1. Ruben Nelson

    I am puzzled by your reflections.
    Of course, no one should “fall back on crisis-driven models.”
    But to even suggest that the folks you reference — NASA, Guilding, etc — are doing so is to read them superficially and accuse them of doing something they are not doing. Further, you offer no evidence that they are doing what you accuse them of. Why should we take you seriously?
    You may be interested to know that there is a long (roughly 150 years now) tradition of serious folks wrestling with the dynamics of civilizational crises and transformation. While such reflections have intensified in this century, they were not recently invented.

  2. Stephen McGrail

    Hi Ruben,

    Thanks for your comment – if you’re puzzled that hopefully means the post was somewhat provocative (hopefully, and not simply perplexing) which was the intention.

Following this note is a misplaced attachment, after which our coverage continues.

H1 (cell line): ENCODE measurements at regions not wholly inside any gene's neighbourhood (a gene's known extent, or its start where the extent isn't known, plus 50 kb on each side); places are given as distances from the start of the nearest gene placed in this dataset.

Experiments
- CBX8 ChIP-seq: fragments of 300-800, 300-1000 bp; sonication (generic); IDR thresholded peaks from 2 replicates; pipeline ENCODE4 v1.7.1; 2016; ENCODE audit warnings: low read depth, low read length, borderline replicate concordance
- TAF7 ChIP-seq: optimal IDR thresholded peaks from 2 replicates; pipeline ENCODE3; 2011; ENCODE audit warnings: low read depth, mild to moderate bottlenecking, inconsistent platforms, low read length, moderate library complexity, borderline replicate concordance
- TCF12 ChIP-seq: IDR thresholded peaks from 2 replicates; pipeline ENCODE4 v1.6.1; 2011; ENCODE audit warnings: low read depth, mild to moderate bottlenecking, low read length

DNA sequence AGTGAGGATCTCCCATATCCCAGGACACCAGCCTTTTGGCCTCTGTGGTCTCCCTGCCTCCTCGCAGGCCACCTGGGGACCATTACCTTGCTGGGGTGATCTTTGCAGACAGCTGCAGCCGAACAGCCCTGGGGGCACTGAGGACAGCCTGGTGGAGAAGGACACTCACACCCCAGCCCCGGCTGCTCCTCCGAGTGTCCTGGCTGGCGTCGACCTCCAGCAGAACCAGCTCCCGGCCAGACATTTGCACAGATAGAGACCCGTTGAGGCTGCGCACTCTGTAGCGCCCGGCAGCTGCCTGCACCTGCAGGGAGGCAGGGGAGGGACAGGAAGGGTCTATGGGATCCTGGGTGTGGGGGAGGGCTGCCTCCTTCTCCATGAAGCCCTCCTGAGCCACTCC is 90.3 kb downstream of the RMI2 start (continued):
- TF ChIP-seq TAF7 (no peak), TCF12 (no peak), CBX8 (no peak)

I know that the lines of thought and inquiry I discuss in this post have a long history; I certainly didn’t claim (nor do I think) that they were recently invented. But I do think it is fair to say that over the past decade there is more of it e.g. the recent development of a “global megacrisis” discourse.

    I’ve followed Paul Gilding’s work closely for a number of years. He is of the view that no substantive change will happen (to address major sustainability issues) until economic growth ceases and major societal crises ensue. This is a clear example of a crisis-driven change model… if that’s how you think change happens, then it is reasonable to suggest that people holding such views may (perhaps subconsciously) hope for crises that help to ‘prepare the ground’ for the changes they seek. Although this suggestion is not empirical (after all it’s just a blog post sharing an idea which hasn’t been rigorously tested) I find it to be an intriguing possibility.


    P.S. One of the links is to a NASA-funded study – NASA didn’t conduct the study… so, just to clarify, I wasn’t referencing NASA.

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